Well, Hmm. “Project Tango crashed”

I’ve had to reboot maybe 8 or so times after gtting the device prepped according to Google. The hardware is interesting and very cool. Is it ready for prime time? I don’t know yet. This screen is my most familiar:


And then it crashes. Yuck. But…. After rebooting, and SUCCESS.

IMG_20141211_161832 IMG_20141211_161836 IMG_20141211_161744 IMG_20141211_161751 IMG_20141211_161757 IMG_20141211_161800

This is the program Project Tango Explorer. It has 3 modes: Area Learning, Pointcloud, and full diagnostics. The area leaning is what seems to crash consistently on me.  I tried to map areas and it usually fails on about 2-5 minutes with Tango crashed. I moved on to pointclouds.. and that’s what you see up there. The thing has an infrared laser on it.. And weird! I’ll be submitting a video shortly through Youtube. It looks like it’s a Time of Flight laser, given the interferometry pulses.


5 responses to “Well, Hmm. “Project Tango crashed””

  1. Alexander Grau says :

    I can confirm that Tango Core crashes even in Lenovo PHAB 2 Pro. It lives longer already (20 minutes), but then it crashes.

    • jwcrawley says :

      Egads.. I don’t know what they’re doing that’s causing the incessant crashes. But I do know that this platform is completely worthless.

      I’ve thought about something like a USB-OTG with a Kinect running LSD-SLAM with ROS. My experiences with ROS and LSD-SLAM just don’t crash like that…. It may lose telemetry and mapping, but the underlying nodes just don’t go “SEGFAULT”.

      And ideally, I’d like to see more robustness with ROS, primarily pertaining to roscore crashes and redirection of roscore to failover machines. That doesn’t exist currently, but is an essential feature. Think of it like this: a robot needs to know locality and details of other bots. So when it comes within area of a new roscore, it can interrogate it for local details.

      As an aside, one of my current projects is to convert a 3d printer to ROS… Then give it vision and a whole bunch more cheap sensors and give it a form of intelligence. I’m surprised no one is doing this yet.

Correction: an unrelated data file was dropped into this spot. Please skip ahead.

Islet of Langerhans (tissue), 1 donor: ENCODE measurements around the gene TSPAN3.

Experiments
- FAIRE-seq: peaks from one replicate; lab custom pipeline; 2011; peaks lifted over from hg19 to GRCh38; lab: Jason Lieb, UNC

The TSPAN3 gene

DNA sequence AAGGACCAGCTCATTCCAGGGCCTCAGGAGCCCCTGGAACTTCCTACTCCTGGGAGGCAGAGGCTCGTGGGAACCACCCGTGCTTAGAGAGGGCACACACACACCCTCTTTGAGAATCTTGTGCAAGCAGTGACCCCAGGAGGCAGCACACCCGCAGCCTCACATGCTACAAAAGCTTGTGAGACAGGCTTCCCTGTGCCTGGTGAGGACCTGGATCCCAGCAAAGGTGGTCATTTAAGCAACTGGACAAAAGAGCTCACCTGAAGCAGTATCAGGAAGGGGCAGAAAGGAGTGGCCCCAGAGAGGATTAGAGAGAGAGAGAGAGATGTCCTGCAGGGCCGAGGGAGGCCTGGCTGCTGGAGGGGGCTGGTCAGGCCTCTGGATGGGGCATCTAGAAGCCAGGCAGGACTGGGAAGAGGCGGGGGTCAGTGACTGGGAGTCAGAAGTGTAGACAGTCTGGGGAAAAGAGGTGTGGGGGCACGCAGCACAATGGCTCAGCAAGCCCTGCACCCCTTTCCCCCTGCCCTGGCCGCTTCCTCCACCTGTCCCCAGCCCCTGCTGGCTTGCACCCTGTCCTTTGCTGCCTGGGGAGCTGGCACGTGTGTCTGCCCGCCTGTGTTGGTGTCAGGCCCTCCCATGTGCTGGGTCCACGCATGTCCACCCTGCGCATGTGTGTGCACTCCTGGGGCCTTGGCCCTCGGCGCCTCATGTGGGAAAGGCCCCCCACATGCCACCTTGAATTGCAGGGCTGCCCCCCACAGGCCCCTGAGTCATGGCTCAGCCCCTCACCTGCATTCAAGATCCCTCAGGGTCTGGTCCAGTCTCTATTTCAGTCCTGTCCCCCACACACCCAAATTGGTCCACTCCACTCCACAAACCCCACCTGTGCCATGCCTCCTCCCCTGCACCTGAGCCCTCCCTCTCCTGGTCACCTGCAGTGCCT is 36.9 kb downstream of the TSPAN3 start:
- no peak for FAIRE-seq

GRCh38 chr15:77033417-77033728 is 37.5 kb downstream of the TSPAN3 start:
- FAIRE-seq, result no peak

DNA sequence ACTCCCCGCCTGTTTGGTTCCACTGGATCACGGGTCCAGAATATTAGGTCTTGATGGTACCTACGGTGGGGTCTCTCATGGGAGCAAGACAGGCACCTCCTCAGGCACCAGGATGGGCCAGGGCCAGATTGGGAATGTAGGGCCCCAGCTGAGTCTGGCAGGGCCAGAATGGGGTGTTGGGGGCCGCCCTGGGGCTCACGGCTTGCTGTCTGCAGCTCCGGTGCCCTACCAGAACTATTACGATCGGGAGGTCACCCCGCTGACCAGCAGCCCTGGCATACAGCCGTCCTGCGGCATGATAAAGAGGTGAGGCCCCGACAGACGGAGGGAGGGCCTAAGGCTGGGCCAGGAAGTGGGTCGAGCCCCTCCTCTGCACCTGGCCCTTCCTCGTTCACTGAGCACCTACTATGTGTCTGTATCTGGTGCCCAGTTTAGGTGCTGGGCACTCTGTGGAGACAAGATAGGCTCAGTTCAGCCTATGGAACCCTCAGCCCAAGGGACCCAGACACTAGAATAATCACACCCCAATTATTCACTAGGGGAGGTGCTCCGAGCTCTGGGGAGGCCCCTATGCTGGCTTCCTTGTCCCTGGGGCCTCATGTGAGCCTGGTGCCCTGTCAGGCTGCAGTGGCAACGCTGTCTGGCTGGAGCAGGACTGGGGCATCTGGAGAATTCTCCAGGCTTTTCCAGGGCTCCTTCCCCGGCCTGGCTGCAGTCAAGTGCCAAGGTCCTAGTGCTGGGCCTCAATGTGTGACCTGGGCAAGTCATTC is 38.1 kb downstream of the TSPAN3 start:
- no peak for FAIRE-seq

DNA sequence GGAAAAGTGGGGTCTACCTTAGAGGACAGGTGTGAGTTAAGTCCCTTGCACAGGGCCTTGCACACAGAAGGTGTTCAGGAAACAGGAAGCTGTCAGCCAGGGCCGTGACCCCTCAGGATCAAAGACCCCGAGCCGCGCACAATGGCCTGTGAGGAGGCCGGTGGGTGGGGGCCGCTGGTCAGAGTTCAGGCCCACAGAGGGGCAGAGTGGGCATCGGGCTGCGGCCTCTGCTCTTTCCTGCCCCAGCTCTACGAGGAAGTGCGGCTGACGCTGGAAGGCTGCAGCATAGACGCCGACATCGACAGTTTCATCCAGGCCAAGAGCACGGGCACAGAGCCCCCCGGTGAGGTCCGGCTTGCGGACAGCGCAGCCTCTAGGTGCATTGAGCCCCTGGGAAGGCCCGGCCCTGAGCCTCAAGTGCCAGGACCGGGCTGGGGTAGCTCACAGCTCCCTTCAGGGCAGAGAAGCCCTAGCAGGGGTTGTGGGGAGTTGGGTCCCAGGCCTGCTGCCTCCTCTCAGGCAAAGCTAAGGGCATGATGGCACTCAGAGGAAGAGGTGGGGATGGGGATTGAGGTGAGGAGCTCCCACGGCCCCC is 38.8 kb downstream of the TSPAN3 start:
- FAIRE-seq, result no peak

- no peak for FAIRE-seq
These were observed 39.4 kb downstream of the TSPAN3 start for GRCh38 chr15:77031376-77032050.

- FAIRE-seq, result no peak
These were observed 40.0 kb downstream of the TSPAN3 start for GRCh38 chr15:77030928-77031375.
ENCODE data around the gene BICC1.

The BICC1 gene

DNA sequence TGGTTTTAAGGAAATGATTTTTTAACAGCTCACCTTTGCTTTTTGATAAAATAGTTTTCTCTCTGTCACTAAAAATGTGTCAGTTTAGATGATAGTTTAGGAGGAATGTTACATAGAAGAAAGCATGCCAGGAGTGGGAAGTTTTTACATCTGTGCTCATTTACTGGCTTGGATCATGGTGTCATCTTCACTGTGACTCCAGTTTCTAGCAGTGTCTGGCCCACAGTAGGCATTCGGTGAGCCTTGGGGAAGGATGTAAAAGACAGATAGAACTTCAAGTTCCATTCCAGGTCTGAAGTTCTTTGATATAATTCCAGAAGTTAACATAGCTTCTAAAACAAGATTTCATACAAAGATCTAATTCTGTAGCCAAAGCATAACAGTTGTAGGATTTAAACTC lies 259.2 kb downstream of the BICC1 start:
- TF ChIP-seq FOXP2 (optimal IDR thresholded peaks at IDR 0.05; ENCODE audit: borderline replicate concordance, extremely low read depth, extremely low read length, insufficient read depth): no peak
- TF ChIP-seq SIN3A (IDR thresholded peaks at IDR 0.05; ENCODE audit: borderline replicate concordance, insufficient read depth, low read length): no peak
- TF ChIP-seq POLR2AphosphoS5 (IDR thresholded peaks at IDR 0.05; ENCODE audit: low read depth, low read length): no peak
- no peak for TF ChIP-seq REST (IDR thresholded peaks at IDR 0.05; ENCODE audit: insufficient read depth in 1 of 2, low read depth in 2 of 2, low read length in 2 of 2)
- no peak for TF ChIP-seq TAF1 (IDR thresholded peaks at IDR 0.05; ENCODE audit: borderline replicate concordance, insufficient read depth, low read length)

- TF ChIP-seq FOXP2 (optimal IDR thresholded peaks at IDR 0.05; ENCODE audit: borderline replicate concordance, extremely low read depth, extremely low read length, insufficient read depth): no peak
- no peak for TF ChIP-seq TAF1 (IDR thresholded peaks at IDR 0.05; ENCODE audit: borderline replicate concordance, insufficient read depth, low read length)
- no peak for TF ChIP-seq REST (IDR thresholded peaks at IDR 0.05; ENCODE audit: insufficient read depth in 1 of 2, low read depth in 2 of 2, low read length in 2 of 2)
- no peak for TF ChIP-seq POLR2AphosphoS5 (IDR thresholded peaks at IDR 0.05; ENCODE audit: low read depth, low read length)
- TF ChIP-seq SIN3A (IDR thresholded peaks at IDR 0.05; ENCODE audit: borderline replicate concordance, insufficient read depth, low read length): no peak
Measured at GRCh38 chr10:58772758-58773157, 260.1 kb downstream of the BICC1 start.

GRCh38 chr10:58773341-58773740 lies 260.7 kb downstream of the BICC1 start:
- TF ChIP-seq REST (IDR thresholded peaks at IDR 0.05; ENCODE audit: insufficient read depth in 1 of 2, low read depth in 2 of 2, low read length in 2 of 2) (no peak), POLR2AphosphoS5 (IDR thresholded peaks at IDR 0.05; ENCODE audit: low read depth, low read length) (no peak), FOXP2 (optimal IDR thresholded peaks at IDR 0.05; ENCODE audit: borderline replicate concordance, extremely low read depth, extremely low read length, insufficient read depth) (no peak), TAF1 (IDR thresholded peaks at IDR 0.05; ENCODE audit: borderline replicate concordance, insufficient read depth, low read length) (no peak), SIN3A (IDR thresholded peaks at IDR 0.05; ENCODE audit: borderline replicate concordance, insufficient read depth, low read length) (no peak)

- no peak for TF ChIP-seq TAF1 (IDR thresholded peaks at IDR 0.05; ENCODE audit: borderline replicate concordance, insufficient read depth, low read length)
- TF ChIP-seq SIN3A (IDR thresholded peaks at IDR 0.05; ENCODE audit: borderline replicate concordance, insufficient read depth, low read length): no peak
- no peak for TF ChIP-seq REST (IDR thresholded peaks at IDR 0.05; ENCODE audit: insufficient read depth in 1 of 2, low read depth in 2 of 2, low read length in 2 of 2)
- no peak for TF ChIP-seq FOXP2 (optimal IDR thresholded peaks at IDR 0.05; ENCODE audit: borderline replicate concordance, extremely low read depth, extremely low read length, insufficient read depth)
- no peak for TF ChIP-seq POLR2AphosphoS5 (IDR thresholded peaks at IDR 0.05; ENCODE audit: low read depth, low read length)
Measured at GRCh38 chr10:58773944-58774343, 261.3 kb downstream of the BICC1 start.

• Alexander Grau says :

        My ‘problem’ is that nothing currently has such a localization robustness as Tango (Here you can see a working prototype, the final scenario is outdoor: https://www.youtube.com/watch?v=w7HX3Q3A47w). I have tested rovio and LSD-SLAM, they need a lot more work to get close to Tango’s performance outdoor. But with some tweaking it should be possible. Also, I think I found the reason at least for my own App crashes: in the renderer, I’m creating objects too quickly, at least more quickly the garbage collection can free. This will generate a crash after 20 minutes. So, hopefully this was the only problem 🙂

      • Alexander Grau says :

        Hmm…now you made me curious – why in the hell would someone convert a 3d printer to ROS? 🙂 And btw, I found out rovio is working very similar to Tango’s tracking: http://grauonline.de/wordpress/?page_id=2014

  2. jwcrawley says :

    Well.. You’re indeed right that LSD SLAM isn’t robust. That’s because LSD-SLAM only does gradient descent to determine position and travel. When you add another source of data, like a 3/9DoF accelerometer, you can greatly improve your tracking to that of Tango.

    Now, as for making a 3d printer use ROS: 3d printers have limited sensor systems. And because of constrained sensors, many things can go wrong with a print job. But if one were to have lots of sensors, we could make decisions about of the printjob is going right or wrong. Not only that, we could also incorporate a visions system to overlay an STL over the camera input. That would allow us to determine % accuracy, along with detection of other issues (shifted layers, air printing, spaghetti,….).

    But yeah, just a few ideas and things I’m working on.

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